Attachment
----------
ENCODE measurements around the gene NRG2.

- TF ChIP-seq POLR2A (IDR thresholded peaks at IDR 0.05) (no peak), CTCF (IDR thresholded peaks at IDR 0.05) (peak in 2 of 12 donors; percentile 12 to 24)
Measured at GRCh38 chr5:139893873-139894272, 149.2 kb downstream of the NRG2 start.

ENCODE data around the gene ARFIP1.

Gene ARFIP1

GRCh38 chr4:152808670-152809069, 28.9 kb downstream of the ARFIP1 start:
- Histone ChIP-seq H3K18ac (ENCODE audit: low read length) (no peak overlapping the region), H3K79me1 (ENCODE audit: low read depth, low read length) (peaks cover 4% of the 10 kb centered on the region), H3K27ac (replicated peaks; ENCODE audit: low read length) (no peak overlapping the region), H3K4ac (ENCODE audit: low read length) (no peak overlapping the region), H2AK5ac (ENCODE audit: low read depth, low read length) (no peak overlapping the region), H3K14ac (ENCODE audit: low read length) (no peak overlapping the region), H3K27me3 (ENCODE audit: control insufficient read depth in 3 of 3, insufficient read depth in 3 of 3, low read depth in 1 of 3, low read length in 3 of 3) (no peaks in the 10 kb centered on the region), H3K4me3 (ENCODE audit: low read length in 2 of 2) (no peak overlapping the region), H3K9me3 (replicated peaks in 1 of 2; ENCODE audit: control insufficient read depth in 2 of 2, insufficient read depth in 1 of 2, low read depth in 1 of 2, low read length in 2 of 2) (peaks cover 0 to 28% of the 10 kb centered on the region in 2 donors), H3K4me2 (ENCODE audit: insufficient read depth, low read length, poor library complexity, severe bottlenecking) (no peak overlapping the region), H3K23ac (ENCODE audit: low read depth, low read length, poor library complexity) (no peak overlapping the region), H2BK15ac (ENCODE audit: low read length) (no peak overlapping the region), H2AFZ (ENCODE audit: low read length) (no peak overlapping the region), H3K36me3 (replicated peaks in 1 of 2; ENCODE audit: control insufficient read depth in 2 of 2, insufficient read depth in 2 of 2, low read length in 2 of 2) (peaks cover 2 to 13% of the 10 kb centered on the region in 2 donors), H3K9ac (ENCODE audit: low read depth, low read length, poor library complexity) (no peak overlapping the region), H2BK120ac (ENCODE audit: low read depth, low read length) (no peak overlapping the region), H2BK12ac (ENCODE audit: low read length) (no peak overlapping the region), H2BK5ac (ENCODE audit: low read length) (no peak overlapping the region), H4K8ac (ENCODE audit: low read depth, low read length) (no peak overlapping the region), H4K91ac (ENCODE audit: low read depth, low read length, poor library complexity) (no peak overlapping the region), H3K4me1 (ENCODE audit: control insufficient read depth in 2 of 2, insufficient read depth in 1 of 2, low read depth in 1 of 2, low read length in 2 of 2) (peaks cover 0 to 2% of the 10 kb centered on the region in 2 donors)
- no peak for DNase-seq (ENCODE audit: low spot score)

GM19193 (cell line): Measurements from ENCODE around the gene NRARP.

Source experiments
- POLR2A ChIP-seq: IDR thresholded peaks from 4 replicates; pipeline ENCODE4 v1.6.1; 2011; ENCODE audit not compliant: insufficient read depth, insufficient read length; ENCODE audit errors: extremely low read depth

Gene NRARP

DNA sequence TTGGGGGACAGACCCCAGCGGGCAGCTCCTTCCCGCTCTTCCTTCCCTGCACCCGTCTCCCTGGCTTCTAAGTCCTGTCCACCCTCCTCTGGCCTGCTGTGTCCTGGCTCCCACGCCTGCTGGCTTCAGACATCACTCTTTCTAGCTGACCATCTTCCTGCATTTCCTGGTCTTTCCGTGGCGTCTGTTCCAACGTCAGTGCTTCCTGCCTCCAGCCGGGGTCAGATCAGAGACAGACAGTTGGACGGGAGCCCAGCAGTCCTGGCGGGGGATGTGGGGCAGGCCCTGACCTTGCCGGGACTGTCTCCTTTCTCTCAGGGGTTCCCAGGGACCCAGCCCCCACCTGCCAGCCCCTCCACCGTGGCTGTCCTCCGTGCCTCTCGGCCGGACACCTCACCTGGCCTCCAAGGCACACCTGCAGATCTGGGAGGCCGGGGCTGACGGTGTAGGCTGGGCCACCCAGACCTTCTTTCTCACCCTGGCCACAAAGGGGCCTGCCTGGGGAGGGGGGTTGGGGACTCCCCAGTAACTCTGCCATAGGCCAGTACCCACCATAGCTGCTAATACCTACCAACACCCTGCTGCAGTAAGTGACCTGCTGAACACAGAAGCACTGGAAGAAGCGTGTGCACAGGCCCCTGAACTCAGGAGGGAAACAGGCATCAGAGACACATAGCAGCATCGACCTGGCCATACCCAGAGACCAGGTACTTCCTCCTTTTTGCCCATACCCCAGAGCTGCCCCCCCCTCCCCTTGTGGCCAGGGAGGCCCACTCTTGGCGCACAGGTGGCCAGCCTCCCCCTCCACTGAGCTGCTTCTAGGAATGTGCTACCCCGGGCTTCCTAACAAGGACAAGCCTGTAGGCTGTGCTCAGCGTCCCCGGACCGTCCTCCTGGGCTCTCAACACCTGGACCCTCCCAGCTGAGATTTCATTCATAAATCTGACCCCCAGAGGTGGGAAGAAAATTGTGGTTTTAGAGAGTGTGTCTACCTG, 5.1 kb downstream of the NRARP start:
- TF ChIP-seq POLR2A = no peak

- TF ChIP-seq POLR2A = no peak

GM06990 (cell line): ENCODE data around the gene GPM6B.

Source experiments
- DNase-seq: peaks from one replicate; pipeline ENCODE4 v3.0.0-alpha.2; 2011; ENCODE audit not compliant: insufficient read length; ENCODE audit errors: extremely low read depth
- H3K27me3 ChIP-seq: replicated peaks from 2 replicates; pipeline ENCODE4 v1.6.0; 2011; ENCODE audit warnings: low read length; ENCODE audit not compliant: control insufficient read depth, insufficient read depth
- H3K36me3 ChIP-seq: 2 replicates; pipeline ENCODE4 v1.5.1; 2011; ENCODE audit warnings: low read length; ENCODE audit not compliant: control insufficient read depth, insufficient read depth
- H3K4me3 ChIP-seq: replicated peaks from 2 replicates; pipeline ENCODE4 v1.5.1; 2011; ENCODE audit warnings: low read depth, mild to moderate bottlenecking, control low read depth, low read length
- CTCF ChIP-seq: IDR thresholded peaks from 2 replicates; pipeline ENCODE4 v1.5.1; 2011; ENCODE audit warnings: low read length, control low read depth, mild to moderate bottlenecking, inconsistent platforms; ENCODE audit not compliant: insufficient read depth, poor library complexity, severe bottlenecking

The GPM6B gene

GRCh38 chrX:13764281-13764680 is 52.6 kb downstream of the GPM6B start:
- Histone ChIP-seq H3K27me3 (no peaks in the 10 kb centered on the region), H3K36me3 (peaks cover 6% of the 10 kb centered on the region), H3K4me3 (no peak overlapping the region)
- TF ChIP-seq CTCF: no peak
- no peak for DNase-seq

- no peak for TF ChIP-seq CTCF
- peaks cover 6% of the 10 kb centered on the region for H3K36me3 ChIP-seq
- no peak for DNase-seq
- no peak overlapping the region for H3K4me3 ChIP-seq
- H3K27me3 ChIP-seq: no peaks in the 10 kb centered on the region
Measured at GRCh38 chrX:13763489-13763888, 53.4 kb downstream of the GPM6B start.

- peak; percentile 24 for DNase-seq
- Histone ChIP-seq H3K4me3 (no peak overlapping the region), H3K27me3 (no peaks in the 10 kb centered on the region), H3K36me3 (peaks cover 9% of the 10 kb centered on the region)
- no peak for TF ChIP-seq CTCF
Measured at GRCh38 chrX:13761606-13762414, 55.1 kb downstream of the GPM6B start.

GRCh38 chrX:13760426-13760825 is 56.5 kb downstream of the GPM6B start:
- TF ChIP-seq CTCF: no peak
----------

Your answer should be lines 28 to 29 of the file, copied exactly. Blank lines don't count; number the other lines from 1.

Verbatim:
- no peak for TF ChIP-seq CTCF
- peaks cover 6% of the 10 kb centered on the region for H3K36me3 ChIP-seq